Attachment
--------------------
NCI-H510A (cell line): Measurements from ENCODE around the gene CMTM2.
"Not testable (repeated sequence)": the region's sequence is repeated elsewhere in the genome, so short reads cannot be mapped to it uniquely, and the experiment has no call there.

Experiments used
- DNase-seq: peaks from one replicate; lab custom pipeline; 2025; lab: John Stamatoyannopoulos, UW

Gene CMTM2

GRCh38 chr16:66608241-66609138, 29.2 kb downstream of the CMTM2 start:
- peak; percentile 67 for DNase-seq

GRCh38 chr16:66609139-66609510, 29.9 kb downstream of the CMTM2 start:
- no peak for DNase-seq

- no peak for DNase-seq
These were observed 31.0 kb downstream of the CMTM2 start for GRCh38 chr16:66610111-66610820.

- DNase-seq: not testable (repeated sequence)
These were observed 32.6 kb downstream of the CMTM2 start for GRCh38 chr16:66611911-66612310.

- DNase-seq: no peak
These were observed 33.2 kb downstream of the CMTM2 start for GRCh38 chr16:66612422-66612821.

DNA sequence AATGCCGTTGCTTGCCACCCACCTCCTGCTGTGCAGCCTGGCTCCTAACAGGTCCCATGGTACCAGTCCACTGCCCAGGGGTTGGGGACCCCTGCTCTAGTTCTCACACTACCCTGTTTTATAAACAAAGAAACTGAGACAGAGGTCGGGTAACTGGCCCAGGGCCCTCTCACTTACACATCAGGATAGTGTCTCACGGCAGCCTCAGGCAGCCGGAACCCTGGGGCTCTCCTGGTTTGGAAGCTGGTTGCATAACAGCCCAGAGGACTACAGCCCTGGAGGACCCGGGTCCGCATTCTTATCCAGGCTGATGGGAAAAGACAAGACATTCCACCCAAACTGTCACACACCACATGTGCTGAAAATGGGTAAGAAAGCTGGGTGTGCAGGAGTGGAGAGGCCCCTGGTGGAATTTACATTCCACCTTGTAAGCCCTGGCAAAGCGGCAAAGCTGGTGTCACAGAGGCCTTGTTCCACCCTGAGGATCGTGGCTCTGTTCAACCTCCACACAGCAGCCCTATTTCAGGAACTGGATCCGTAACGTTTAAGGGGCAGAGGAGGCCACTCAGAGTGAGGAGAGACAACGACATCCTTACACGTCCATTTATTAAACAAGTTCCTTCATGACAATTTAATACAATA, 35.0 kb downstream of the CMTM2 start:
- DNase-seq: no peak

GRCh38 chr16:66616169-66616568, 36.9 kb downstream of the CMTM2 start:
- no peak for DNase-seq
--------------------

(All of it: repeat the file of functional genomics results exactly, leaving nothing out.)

NCI-H510A (cell line): Measurements from ENCODE around the gene CMTM2.
"Not testable (repeated sequence)": the region's sequence is repeated elsewhere in the genome, so short reads cannot be mapped to it uniquely, and the experiment has no call there.

Experiments used
- DNase-seq: peaks from one replicate; lab custom pipeline; 2025; lab: John Stamatoyannopoulos, UW

Gene CMTM2

GRCh38 chr16:66608241-66609138, 29.2 kb downstream of the CMTM2 start:
- peak; percentile 67 for DNase-seq

GRCh38 chr16:66609139-66609510, 29.9 kb downstream of the CMTM2 start:
- no peak for DNase-seq

- no peak for DNase-seq
These were observed 31.0 kb downstream of the CMTM2 start for GRCh38 chr16:66610111-66610820.

- DNase-seq: not testable (repeated sequence)
These were observed 32.6 kb downstream of the CMTM2 start for GRCh38 chr16:66611911-66612310.

- DNase-seq: no peak
These were observed 33.2 kb downstream of the CMTM2 start for GRCh38 chr16:66612422-66612821.

DNA sequence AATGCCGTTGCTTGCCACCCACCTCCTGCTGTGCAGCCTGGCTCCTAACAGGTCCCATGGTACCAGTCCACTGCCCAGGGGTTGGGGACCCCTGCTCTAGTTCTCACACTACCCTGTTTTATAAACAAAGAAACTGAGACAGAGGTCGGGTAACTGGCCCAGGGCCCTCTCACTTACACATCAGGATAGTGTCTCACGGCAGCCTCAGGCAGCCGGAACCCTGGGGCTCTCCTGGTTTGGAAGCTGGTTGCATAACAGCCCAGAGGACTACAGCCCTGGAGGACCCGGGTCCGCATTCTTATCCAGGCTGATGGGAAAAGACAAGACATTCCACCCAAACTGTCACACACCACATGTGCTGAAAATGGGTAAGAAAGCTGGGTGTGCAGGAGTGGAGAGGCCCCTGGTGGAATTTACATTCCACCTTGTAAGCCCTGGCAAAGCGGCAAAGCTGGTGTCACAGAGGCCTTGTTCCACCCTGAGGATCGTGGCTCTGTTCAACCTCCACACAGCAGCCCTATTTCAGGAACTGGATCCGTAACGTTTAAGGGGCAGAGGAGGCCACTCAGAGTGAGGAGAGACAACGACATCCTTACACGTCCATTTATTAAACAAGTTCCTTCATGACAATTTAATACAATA, 35.0 kb downstream of the CMTM2 start:
- DNase-seq: no peak

GRCh38 chr16:66616169-66616568, 36.9 kb downstream of the CMTM2 start:
- no peak for DNase-seq